NaNoWriMo this year, so don't expect a whole lot of posting from me in the next 30 days. I'm going to try to post something here, but I've never done this before so I don't know how much time and thought I will have available for other things like this blog. I do have Goth of the Week posts queued up for the next few weeks, so at least those will show up. Maybe I'll make posts about how many words I've written, but I can't guarantee that.
I've got a lot of resources available to me, from books about the specific contest (one written by the founder of NaNoWriMo, actually, which is basically a motivational seminar in book form - very helpful, actually, as far as I can see) to books on plot - and gaming tools like S. John Ross's Big List of RPG Plots and Mythic Game Master Emulator. Writing a novel in this way is actually rather like the improvisation involved in gaming, where I won't know at the start how everything is going to go, except perhaps in vague outline.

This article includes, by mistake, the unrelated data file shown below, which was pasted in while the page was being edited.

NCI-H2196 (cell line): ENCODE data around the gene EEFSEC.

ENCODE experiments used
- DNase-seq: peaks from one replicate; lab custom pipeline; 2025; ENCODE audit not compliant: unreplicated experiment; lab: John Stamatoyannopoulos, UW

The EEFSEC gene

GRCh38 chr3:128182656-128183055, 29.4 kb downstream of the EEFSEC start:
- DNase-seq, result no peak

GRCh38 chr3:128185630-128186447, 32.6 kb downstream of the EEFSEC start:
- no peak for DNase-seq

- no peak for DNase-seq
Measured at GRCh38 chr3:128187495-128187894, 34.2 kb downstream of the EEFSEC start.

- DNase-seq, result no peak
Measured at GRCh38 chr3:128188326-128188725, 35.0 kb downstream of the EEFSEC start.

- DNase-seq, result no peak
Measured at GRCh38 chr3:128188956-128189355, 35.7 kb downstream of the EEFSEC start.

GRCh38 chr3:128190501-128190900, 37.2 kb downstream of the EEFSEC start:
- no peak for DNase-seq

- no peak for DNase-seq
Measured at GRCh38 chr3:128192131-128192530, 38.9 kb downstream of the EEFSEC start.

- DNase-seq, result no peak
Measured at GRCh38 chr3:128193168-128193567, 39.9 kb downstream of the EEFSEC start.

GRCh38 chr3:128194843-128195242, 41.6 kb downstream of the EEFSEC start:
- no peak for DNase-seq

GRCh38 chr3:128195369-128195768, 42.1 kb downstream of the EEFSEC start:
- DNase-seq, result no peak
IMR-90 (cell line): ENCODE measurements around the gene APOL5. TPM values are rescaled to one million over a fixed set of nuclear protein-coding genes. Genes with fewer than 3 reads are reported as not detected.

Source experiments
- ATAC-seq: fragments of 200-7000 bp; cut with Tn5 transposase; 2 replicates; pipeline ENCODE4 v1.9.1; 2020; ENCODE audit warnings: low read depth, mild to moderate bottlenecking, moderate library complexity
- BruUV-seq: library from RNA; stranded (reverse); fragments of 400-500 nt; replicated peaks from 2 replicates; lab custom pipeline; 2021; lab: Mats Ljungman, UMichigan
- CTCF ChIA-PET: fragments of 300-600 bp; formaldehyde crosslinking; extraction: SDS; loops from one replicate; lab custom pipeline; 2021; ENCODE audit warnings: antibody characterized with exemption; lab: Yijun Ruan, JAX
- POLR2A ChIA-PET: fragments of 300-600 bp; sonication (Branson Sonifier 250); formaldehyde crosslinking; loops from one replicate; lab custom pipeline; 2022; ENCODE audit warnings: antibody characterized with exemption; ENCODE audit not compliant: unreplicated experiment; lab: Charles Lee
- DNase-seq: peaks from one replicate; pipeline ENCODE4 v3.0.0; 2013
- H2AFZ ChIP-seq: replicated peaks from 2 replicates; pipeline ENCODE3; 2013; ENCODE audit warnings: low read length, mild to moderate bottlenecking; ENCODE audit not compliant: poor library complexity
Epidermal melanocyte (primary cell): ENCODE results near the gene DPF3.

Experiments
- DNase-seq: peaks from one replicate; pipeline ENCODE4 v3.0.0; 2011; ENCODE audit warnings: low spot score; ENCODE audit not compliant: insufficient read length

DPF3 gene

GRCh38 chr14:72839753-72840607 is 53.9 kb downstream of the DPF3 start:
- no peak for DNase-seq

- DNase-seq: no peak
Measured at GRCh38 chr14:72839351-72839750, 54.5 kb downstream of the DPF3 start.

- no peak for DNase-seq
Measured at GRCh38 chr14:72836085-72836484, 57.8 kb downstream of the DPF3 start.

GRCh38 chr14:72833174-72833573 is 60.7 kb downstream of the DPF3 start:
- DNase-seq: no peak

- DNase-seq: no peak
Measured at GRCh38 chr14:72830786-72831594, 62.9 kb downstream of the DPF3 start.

I also plan to keep up a schedule of watching TV and movies on occasion (hooray for Netflix), in order to keep my creative juices flowing through inspiration from other sources. My goal in this is to work on stylistic issues, so hackneyed plotting, cardboard characters, and hokey situations are perfectly acceptable.
Anyway, the idea of letting yourself suck may also be a useful idea for gaming. It's all too easy to work on setting and adventure until the end of time. For it to be played, which is pretty much the point of a gaming setting or adventure, it has to be let go. Everything can be prettied up at the table, after all, just as the novel gets prettied up in the rewriting phase. (How's that for a cheap attempt to shoehorn gaming content into this post?) The point is that the way to be a writer is to write, just as the way to be a gamer is to play games.